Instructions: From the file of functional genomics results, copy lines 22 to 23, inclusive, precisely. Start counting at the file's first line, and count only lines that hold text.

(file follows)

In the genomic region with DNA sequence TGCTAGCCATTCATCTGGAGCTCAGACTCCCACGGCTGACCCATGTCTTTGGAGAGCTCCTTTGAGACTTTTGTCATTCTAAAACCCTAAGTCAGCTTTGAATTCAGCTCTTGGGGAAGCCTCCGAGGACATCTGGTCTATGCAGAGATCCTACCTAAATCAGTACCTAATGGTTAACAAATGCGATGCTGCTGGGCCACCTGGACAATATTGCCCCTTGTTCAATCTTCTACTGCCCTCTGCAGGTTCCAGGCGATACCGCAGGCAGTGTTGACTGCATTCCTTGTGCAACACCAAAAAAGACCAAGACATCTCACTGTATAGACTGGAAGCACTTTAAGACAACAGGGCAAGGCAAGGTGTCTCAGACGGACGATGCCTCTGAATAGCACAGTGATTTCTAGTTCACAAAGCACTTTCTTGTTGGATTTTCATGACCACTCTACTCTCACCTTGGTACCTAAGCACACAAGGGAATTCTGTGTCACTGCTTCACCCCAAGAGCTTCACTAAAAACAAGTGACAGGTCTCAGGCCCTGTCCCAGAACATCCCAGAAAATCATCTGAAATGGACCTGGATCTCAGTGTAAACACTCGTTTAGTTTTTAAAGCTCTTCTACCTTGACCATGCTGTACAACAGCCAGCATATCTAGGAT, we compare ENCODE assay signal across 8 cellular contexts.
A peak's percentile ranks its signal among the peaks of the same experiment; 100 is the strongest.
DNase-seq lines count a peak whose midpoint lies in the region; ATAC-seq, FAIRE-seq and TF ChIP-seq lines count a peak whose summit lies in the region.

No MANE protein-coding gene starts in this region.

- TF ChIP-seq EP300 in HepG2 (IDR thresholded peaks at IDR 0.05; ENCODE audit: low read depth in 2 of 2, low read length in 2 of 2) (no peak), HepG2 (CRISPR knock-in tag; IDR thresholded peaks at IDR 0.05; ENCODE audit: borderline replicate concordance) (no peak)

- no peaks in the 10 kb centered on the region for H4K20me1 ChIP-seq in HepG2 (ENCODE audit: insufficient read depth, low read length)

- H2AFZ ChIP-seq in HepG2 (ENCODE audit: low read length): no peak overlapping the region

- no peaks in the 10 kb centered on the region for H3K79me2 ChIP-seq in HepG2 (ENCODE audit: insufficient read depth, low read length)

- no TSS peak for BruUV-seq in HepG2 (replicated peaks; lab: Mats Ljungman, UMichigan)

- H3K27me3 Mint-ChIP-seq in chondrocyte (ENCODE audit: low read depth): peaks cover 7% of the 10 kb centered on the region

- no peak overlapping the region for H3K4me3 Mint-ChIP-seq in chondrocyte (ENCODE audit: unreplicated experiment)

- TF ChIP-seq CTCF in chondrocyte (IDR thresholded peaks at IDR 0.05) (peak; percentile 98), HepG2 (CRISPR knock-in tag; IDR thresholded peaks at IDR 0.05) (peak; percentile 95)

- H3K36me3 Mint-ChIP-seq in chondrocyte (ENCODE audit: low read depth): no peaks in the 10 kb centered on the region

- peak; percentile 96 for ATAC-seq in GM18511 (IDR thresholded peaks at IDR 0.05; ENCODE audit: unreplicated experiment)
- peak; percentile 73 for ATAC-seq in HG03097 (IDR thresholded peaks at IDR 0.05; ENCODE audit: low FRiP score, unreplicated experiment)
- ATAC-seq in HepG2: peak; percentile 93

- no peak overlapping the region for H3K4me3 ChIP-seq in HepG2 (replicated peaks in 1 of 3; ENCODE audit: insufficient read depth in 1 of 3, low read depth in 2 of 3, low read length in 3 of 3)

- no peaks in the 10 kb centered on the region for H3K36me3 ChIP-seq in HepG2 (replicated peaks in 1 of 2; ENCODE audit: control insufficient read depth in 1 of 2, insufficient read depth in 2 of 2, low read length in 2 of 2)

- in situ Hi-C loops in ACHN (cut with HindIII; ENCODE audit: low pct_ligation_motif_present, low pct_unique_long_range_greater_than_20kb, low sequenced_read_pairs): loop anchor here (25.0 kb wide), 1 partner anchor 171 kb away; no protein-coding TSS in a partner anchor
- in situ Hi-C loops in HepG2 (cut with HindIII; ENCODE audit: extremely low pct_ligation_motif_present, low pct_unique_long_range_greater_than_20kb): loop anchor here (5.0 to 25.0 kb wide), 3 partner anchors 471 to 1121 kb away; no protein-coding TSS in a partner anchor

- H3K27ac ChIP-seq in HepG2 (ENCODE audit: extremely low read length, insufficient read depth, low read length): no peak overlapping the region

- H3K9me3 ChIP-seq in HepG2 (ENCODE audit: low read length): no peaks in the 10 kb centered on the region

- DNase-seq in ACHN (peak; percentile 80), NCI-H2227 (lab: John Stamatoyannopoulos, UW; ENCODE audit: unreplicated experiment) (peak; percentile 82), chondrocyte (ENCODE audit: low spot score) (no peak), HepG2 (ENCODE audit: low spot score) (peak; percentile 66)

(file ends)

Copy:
- H3K9me3 ChIP-seq in HepG2 (ENCODE audit: low read length): no peaks in the 10 kb centered on the region

- DNase-seq in ACHN (peak; percentile 80), NCI-H2227 (lab: John Stamatoyannopoulos, UW; ENCODE audit: unreplicated experiment) (peak; percentile 82), chondrocyte (ENCODE audit: low spot score) (no peak), HepG2 (ENCODE audit: low spot score) (peak; percentile 66)